8painf
"The disease now occurring In this
country and called 'Spanish Influen
za' resembles a very contagious kind
of 'cold,' accompanied by fever, pains
Coughs and Sneezes
Spread Diseases
As Dangerous as Raison Gas Shells
In the head, eyes, ears, back or other
parts of the body and a feeling of se
vere sickness. In most of the cases the
symptoms disappear after three or four
rta.vs, the patient then rapidly recover
ing. Some of the patients, however,
develop pneumonia, or inflammation
of the ear, or meningitis, and many of
these complicated cases die. Whether
this so-called 'Spanish' Influenza is
Identical with the epidemics of influen
za of earlier years is not yet known.
"Epidemics of influenza have visited
this country since 1647. It is interest
ing to know that this first epidemic
was brought here from Valencia,
Spain. Since that time there have
been numerous epidemics of tbe'dis
ease. In 1889 and 1890 an epidemic
of influenza, starting somewhere in the
Orient, spread first to Russia and
thence over practically the entire civ
ilized world. Three years later there
was another flare-up of "the disease.
B«th times the epidemic spread wlde
Ty over the United States.
"Although the present epidemic Is
called 'Spanish Influenza,' there is no
reason to believe that it originated In
Spain. Some writers who hare studied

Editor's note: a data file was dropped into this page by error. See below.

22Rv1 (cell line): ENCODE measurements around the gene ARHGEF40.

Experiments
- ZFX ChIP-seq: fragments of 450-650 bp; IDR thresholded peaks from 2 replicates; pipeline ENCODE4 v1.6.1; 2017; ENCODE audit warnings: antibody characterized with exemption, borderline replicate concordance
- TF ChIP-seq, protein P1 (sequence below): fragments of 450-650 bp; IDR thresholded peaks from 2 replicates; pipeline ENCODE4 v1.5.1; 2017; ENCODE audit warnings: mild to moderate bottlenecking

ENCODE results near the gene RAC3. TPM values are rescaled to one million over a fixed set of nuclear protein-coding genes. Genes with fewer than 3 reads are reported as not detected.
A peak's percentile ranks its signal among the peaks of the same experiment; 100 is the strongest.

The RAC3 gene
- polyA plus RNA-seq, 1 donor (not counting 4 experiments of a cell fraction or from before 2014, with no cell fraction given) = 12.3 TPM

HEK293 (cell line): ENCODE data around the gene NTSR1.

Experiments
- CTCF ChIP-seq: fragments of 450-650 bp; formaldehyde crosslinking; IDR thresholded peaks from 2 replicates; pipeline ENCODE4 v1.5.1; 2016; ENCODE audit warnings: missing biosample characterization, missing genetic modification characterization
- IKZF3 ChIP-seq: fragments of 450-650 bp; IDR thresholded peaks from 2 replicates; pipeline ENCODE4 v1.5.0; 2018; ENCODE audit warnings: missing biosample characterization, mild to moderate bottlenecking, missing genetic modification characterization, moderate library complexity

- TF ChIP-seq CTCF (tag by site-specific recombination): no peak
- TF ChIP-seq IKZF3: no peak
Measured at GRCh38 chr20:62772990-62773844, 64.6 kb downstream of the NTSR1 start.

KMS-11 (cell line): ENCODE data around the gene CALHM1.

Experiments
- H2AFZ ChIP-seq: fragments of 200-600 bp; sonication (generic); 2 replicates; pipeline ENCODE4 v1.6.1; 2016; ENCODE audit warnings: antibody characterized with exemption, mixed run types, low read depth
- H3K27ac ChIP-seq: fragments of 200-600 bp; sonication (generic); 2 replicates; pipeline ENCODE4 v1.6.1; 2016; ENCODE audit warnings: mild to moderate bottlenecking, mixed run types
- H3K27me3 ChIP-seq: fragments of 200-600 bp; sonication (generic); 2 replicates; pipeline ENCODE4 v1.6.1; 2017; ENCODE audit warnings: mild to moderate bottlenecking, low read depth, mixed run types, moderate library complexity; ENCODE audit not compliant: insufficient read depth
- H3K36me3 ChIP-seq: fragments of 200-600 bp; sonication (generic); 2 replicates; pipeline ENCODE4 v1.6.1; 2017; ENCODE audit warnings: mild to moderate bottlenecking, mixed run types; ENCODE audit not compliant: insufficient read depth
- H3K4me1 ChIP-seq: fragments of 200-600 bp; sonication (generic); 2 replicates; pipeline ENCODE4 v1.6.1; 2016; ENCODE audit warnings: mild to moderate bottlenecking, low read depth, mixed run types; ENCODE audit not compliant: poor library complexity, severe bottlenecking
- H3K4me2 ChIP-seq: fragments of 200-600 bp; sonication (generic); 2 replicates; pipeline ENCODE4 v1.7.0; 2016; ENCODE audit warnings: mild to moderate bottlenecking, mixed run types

the question believe that the epidemic
came from the Orient and they call at
tention to the fact that the Germans
mention the disease as occurring along
ttie eastern front In the summer and
fall of 1917."
How can "Spanish Influenza" be rec
ognized?
"There Is as yet no certain way in
which a single case of 'Spanish Influ
enza' can be recognized. On the oth
er hand, recognition is easy where
there is a group of caseC In contrast
to the outbreaks of ordinary coughs
and colds, which usually occur In the
cold months, epidemics of influenza
may occur at any season of the year.
Thus the present epidemic raged most
Intensely in Europe in May, June and
July. Moreover, in the case of ordi
nary colds, the general symptoms
(fever, pain, depression) are by no
means as severe or as sudden In their
onset as they are in Influenza. Final
ly, ordinary colds do not spread
through the community so rapidly or
ao extensively as does influenza.
"In most cases a person taken sick
with Influenza feels sick rather sud
denly. He feels weak, has pains in the
eyes, ears, head or back, and may be
sore all over. Many patients feel
dizzy, some vomit. Most of the pa
tients complain of feeling chilly, and
with this comes a fever In which the
temperature rises to 100 to 104. In
most cases the pulse remains relative
ly slow.
"In appearance one la struck by the
fact that the patient looks sick. His
eyes and the Inner side of his eyelids
may be slightly 'bloodshot,' or 'con
gested,' as the doctors say. There
may be running from the nose, or